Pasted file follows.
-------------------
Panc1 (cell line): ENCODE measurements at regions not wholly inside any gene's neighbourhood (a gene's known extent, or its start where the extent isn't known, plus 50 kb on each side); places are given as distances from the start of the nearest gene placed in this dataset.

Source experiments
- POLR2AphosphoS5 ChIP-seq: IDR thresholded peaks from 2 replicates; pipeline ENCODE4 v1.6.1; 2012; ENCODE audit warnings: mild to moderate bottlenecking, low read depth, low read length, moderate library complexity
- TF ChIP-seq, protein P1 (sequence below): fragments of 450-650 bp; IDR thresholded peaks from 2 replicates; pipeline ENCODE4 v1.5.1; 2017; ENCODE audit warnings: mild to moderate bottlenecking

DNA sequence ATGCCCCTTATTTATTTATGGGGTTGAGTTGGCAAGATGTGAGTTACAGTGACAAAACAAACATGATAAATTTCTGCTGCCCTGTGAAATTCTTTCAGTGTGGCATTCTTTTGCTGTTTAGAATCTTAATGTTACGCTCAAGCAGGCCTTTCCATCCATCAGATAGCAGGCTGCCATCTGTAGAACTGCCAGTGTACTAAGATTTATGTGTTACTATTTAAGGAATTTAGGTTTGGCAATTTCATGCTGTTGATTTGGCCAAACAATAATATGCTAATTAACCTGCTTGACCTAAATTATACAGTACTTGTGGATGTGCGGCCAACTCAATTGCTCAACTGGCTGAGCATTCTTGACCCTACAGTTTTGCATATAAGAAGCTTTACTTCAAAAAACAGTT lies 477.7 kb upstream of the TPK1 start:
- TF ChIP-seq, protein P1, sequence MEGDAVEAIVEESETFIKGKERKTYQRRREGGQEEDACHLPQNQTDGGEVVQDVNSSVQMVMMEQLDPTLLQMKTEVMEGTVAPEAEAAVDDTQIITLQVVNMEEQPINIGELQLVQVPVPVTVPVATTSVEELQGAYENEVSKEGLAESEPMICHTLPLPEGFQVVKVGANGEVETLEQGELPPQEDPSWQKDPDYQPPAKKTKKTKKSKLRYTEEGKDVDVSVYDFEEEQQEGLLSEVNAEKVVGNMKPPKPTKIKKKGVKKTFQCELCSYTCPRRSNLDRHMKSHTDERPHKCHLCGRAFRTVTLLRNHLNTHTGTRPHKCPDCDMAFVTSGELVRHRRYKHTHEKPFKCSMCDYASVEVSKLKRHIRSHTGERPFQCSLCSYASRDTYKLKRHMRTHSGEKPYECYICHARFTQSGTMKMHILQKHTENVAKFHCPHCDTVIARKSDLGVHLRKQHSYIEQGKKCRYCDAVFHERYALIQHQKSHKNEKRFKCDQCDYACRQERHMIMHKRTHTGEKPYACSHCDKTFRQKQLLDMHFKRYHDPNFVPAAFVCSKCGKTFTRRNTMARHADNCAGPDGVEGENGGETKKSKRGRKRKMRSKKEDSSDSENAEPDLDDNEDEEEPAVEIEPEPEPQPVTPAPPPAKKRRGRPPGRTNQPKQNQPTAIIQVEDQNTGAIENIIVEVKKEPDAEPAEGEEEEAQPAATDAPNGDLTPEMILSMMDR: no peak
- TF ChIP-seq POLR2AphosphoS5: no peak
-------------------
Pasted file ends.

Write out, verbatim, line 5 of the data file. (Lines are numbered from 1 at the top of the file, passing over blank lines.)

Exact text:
DNA sequence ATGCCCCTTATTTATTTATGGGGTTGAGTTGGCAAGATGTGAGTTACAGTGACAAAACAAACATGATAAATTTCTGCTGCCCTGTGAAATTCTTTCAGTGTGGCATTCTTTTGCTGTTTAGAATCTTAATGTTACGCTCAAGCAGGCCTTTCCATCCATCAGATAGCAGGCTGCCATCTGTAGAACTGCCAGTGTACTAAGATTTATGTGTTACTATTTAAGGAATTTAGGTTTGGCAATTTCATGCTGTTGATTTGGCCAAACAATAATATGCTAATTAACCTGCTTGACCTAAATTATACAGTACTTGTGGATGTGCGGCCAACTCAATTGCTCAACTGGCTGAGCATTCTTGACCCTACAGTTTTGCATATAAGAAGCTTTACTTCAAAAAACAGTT lies 477.7 kb upstream of the TPK1 start: